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A creative and scholarly study of Hegel that breaks new ground in appreciating his contribution to transcendental philosophy and his relevance to contemporary discussions of the objectivity problems
Shows how Hegel redefines and completes Kant’s Transcendental turn
Sheds new light on the internal structure of Kant’s Transcendental Deduction
Shows how Hegel’s Phenomenology of Spirit overcomes Kant’s restriction of knowledge, establishes the standpoint of objective cognition
In this study of Hegel's philosophy, Brinkmann undertakes to defend Hegel's claim to objective knowledge by bringing out the transcendental strategy underlying Hegel's argument in the Phenomenology of Spirit and the Logic. Hegel's metaphysical commitments are shown to become moot through this transcendental reading. Starting with a survey of current debates about the possibility of objective knowledge, the book next turns to the original formulation of the transcendental argument in favor of a priori knowledge in Kant's First Critique. Through a close reading of Kant's Transcendental Deduction and Hegel's critique of it, Brinkmann tries to show that Hegel develops an immanent critique of Kant's position that informs his reformulation of the transcendental project in the Introduction to the Phenomenology of Spirit and the formulation of the position of 'objective thought' in the Science of Logic and the Encyclopedia of the Philosophical Sciences. Brinkmann takes the reader through the strategic junctures of the argument of the Phenomenology that establishes the position of objective thinking with which the Logic begins. A critical examination of the Introduction to the Lectures on the History of Philosophy shows that Hegel's metaphysical doctrine of the self-externalization of spirit need not compromise the ontological project of the Logic and thus does not burden the position of objective thought with pre-critical metaphysical claims.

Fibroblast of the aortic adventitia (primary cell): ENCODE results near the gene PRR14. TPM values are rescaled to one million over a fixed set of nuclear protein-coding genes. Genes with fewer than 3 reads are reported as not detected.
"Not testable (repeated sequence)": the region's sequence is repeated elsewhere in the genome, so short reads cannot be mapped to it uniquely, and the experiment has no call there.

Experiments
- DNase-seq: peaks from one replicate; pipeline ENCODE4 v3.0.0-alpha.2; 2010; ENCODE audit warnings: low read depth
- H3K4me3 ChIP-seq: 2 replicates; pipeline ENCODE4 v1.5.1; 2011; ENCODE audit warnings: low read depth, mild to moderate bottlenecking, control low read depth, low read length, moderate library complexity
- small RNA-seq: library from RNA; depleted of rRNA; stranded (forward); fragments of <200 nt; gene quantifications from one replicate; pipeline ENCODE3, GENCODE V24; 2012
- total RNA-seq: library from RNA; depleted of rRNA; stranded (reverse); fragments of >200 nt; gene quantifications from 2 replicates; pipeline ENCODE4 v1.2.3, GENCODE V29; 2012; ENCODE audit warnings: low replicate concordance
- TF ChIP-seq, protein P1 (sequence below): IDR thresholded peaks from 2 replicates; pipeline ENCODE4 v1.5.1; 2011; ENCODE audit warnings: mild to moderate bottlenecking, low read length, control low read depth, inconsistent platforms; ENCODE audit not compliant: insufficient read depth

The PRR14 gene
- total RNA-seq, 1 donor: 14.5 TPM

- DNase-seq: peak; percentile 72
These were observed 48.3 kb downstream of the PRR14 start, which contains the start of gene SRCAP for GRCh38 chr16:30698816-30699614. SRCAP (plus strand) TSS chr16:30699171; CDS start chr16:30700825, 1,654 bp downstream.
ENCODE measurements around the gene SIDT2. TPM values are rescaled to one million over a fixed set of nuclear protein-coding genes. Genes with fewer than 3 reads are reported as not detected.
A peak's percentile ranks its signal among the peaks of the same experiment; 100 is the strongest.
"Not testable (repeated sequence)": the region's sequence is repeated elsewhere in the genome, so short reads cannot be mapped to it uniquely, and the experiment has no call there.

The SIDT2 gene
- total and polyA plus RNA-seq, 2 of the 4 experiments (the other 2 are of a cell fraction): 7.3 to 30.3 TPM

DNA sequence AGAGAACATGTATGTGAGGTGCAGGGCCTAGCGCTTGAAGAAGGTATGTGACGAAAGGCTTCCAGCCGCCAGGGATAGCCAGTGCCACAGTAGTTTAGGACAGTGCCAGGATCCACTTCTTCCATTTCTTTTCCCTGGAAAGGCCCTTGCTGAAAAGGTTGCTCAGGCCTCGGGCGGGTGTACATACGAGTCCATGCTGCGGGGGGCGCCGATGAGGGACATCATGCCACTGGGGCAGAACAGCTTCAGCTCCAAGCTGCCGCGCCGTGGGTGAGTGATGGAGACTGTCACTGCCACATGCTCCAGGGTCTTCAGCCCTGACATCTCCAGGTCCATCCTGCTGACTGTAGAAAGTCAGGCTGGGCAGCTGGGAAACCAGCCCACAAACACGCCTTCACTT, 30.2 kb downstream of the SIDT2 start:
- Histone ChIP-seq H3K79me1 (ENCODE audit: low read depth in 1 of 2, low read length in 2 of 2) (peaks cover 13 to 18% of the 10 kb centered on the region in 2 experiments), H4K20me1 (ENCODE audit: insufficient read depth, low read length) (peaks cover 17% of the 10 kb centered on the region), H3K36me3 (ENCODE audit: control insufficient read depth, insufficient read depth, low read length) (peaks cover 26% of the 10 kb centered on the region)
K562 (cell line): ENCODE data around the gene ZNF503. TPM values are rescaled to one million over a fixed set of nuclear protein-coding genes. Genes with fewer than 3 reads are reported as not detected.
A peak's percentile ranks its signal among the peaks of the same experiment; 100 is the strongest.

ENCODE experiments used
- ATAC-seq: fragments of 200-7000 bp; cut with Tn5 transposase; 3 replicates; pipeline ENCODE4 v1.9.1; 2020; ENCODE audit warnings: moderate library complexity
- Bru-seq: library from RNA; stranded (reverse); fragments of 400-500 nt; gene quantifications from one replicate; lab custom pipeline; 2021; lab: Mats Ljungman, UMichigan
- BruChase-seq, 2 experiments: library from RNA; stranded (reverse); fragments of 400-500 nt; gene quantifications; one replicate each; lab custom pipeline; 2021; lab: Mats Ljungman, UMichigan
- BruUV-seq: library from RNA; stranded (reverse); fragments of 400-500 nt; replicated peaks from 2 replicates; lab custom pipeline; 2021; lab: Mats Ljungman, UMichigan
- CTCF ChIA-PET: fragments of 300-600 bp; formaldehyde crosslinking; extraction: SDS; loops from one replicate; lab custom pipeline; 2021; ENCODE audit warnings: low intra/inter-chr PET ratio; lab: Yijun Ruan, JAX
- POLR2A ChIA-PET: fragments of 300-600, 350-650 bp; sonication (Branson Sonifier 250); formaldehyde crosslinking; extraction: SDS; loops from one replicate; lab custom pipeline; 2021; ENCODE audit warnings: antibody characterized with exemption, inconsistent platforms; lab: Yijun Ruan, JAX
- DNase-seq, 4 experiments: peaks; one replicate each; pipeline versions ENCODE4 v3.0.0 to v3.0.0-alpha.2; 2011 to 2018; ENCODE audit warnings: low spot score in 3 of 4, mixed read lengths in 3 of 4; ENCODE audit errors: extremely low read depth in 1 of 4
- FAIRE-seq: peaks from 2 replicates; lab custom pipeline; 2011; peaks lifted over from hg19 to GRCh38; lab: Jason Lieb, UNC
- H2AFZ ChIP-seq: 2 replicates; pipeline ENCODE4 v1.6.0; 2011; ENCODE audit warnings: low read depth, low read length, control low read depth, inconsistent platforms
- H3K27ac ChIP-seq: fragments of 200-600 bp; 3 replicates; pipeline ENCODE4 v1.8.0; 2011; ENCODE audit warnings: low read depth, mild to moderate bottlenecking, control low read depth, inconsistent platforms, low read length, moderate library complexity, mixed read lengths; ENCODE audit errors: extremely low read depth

Brinkmann's book is a remarkable achievement. He has given us what may be the definitive version of the transcendental, categorial interpretation of Hegel. He does this in a clear approachable style punctuated with a dry wit, and he fearlessly takes on the arguments and texts that are the most problematic for this interpretation. Throughout the book, he situates Hegel firmly in his own context and that of contemporary discussion."
-Terry P. Pinkard, University Professor, Georgetown University, Washington, D.C, USA
"Klaus Brinkmann’s important Hegel study reads the Phenomenology and the Logic as aspects of a single sustained effort, in turning from categories to concepts, to carry Kant’s Copernican turn beyond the critical philosophy in what constitutes a major challenge to contemporary Cartesianism."
- Tom Rockmore, McAnulty College Distinguished Professor, Duquesne University, Pittsburgh, Pennsylvania, USA
"In this compelling reconstruction of the theme of objective thought, Klaus Brinkmann takes the reader through Hegel’s dialectic with exceptional philosophical acumen.... Many aspects of this book are striking: the complete mastery of the central tenets of Kant’s and Hegel’s philosophy, the admirable clarity in treating obscure texts and very difficult problems, and how Brinkmann uses his expertise for a discussion of the problems of truth, objectivity and normativity relevant to the contemporary philosophical debate. This will prove to be a very important book, one that every serious student of Kant and Hegel will have to read."
- Alfredo Ferrarin, Professor, Department of Philosophy, University of Pisa, Pisa, Italy
Chapter One: The Problem of Objectivity: A Problem of Modernity
1.1 The Objectivity Problem and the Crisis of Subjectivity
1.2 Descartes and the Roots of the Crisis
1.3 Some Traditional Arguments in Defense of Objectivity
1.4 Contemporary Defenses of Objectivity
Chapter Two: The Problem of Objectivity: Kant
2.1 Kant’s Transcendental Idealism
2.2 Hegel’s Critique of Kant: The Transcendental Deduction
2.3 Beyond the Matter-Form Distinction: Hegel as a Philosopher of
Chapter Three: The Argument of the Phenomenology
3.1 Methodological Presuppositions
3.2 Sense-Certainty: The Particular and the Universal
3.3 Perception and Understanding: The Immanence of Thinking and the
Meaning of Aufhebung
3.4 The Native Land of Truth: From Desire to Reason
3.5 Methodological Interlude: Overcoming the Opposition of Consciousness
3.6 The Internalization of Spirit: From the Ethical Substance to the Spiritual
3.7 Spirit That Knows Itself as Spirit: Religion and Absolute Knowing
Chapter Four: Objective Knowledge and the Logic
4.1 Interlude: Does the System Need a Ladder?
4.2 Hegel’s Paradigm Shift: From Referentiality to Intelligibility of Thought
4.3 The Metaphysical and the Non-Metaphysical Hegel
4.4 Hegel’s Integrative Pluralism and Its Limits